May 17, 2006 11:19 AM PDT
Is your iron still on? Check your cell phone
Is your refrigerator running? Eaton Electrical plans to come out with technology this summer that will answer that age-old question.
The company said that in July it will belatedly release Home Heartbeat, a collection of sensors that will blurt out an alert if a door opens, a dishwasher floods, the garage door is up or something else of significant import happens when you aren't at home. Home Heartbeat also can be connected to a shut-off valve for the water system and can be used to dim the lights or monitor electricity usage. Consumers can check the status of their home using a keychain-size controller or their cell phone.
Other sensors can send friendly reminders. Do you need to remember to change the filter on the heater every six months? A sensor will remind you.
"We believe the majority of the applications are just for awareness. A big aspect of this is notification," said Mark Lorenz, the business unit manager for residential products at Eaton.
Companies have chased the dream of the electronic home for years. Seven years ago, something like the Internet-enabled fridge that could tell consumers if they needed milk drew laughs. Proponents, though, have continued to study the market and believe they have finally begun to home in on products and services that could enjoy widespread appeal.
Samsung in 2004 began to build condominiums pre-wired for automation with powerline networking and a lot of flat screens. And companies such as iControl that sell Internet-enabled security cameras have garnered venture funding in the past several months, while large conglomerates such as Panasonic have announced plans to further expand into home automation. Similarly, some models of iRobot's Roomba vacuum cleaner can be programmed to clean at certain times.
The proliferation of broadband and wireless technologies also has created the basic technological footprint that makes it possible to place sensors or Internet-enabled security cameras all over the house, Lorenz said.
Home Heartbeat grew out of a project at Maya, a design company spun out of Carnegie Mellon University. The goal was to create a home network that wouldn't involve the angst and insanity associated with most home improvement projects, according to Maya CEO Mick McManus. (Maya also does projects for the military.)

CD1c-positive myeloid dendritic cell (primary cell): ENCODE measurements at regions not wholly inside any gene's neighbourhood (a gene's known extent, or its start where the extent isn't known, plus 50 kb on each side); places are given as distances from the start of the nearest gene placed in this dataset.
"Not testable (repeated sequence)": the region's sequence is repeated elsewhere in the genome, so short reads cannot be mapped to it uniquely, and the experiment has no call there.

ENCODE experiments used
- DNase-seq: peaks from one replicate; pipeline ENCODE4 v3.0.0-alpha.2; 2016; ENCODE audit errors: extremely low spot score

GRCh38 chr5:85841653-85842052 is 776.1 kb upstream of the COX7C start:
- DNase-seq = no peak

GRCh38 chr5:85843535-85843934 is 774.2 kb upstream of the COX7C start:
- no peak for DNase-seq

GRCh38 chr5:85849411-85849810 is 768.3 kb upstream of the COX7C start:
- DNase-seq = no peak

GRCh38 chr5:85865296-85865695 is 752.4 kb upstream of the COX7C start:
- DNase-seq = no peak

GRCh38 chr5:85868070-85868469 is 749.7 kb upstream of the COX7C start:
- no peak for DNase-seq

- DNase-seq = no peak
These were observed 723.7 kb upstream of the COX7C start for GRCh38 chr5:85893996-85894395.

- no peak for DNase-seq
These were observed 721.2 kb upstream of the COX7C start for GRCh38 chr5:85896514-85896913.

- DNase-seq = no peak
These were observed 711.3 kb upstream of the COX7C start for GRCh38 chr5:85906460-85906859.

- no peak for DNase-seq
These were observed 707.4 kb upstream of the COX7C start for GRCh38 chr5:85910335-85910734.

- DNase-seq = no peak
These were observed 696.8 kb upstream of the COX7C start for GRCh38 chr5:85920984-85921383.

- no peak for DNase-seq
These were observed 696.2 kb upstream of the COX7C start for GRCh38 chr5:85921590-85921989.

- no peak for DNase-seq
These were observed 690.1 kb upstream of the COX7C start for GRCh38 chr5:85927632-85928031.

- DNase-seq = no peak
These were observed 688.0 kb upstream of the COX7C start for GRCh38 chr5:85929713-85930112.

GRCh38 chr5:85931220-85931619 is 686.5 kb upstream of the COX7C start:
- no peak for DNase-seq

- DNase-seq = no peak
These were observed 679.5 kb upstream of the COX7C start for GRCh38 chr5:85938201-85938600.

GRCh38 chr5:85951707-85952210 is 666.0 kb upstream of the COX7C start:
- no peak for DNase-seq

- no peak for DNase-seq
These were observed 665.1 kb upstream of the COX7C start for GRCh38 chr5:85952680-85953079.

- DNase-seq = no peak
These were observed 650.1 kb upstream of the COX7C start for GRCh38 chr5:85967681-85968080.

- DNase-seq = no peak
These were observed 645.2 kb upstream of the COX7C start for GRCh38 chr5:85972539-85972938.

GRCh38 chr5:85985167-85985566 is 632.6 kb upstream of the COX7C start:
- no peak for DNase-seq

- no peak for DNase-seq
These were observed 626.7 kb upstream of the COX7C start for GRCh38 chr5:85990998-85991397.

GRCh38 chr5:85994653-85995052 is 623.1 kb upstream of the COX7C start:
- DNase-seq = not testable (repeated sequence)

How consumers use the sensors will likely evolve. Some consumers may want front-door sensors to determine if a burglar has entered the house. More commonly, however, people will likely use it as a way to see when their children get home. A TV sensor could be used to determine if the kids actually watch only an hour of television as promised.
You can also learn quite a bit about your family. McManus has placed a variety of sensors in his house that probe when the doors open and other events. His wife, he stated, puts on the stereo for the dog if she will be gone for a while. If he notices the door open and close, he assumes she's gone for only a little while. However, if the system tells him the stereo also went on, he knows she is going to her office downtown so he calls her there.
Eaton plans to sell the Home Heartbeat starter pack, which will come with a base station and one sensor, for around $175, according to Lorenz. The base station can be configured to send a signal straight to a user's PC or to a central processing center at Eaton. The starter pack will come with 200 free alerts. The company will then subsequently sell packs of 1,000 alerts for around $50, he said.
"A base station can support up to 30 sensors, but our research shows that a normal house will only have seven to 12. Twenty would be tough to do," Lorenz said.
The release was delayed from last year to resolve some design issues. When released, the sensors will use the ZigBee networking standard.
Over time, the company will also try to reduce the size of the sensors, which sort of look like smoke alarms. The batteries, however, need to last several years.
"The size is determined by the battery size," Lorenz said.
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